According to Stanley Kunitz, there is no great separation between the artist and his art. Combining both early and later poems, the 95-year-old poet laureate presents us with The Collected Poems, his life's work in poetry. With each new poem we catch the poet in the act of rediscovery, recommitting himself to the single most important act of creation -- the making of a self. In an exclusive interview with B&N.com, Kunitz went on to say that "after many such remakings and rededications we arrive, if we are lucky, at a stage where we can find the self that we can bear to live with -- and even to die with. As I say in the opening lines of 'The Layers,' 'I have walked through many lives, some of them my own, and I am not who I was, though some principle of being abides...' " Kunitz's poetry reminds us that living itself is an act of creation, not only for the artist, but for all of us.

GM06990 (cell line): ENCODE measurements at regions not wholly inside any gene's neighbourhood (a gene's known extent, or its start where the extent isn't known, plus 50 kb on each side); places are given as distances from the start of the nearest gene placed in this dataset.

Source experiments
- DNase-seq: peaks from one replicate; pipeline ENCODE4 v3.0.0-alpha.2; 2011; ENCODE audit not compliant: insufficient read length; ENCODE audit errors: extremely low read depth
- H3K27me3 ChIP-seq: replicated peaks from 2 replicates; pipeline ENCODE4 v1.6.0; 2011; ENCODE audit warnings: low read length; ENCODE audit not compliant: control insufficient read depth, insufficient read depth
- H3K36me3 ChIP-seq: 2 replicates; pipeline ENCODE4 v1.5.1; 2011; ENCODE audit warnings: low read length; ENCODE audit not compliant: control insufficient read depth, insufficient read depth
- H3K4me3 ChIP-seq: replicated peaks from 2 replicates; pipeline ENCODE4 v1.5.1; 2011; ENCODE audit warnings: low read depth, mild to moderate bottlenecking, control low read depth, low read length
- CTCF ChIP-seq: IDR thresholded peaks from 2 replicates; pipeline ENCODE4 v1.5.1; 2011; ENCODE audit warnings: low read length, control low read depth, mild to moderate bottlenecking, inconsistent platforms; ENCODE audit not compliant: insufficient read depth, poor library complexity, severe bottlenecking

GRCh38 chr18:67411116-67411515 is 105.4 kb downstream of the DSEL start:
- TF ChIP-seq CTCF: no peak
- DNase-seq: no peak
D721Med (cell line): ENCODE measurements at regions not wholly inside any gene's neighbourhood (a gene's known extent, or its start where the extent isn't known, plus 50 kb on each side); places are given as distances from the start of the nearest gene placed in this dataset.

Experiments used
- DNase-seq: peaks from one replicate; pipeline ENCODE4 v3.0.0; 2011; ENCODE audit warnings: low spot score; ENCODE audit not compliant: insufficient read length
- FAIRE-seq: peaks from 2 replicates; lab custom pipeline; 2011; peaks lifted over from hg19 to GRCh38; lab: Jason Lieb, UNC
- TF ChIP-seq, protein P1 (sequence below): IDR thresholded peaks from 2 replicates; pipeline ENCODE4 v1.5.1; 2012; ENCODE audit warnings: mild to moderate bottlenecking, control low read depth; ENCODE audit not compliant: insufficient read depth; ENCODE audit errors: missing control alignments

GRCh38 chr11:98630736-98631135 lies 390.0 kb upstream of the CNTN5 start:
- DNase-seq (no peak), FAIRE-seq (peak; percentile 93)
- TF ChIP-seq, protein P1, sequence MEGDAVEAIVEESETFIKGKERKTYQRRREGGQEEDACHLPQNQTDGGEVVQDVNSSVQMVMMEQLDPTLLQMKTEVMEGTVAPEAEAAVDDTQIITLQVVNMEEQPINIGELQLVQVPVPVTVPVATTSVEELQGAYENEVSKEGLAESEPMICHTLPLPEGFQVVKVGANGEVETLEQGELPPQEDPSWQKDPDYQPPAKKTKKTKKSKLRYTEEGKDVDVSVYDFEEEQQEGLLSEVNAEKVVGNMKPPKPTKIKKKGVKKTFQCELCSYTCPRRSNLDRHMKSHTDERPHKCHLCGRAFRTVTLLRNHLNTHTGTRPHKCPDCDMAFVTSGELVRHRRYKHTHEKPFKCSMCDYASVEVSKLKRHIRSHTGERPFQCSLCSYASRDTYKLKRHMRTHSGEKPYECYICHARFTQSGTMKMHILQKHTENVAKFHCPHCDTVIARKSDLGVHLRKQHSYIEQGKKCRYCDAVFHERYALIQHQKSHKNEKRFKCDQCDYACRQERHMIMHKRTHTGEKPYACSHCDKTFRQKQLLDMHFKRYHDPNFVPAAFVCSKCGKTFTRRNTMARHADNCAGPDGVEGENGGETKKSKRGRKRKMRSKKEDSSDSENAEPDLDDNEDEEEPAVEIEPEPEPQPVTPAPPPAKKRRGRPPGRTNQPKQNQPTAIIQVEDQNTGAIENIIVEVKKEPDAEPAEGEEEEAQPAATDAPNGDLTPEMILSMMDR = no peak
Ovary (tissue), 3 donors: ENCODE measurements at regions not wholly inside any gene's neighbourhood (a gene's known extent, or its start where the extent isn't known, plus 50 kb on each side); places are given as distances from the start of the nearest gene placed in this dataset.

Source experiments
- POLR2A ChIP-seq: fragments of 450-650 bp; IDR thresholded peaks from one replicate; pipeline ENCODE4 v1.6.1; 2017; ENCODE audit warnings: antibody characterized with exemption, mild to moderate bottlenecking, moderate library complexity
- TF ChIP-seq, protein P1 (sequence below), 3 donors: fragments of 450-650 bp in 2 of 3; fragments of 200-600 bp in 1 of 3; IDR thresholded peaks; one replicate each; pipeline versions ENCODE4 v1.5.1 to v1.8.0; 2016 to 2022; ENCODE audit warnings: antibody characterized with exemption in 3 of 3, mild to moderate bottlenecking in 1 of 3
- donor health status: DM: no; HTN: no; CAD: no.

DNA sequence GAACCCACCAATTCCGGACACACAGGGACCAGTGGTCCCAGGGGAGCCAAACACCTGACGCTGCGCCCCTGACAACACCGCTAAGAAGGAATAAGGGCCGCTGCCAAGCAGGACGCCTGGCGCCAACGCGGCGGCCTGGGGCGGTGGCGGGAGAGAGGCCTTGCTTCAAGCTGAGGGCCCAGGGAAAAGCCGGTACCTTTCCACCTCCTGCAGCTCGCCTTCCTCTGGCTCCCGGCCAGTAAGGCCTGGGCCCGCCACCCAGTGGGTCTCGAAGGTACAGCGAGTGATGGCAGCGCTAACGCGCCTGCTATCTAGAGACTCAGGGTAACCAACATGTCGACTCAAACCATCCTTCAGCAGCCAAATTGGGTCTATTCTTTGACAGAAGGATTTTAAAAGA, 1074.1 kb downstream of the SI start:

The New York Times Book Review
“[P]erhaps the most distinguished living American poet.”
Philadelphia Inquirer
[T]he best that America has to offer today. Buy this book, read it, treasure it.
New York Times Book Review
[A]ffirms his stature as perhaps the most distinguished living American poet.
Publishers Weekly - Publisher's Weekly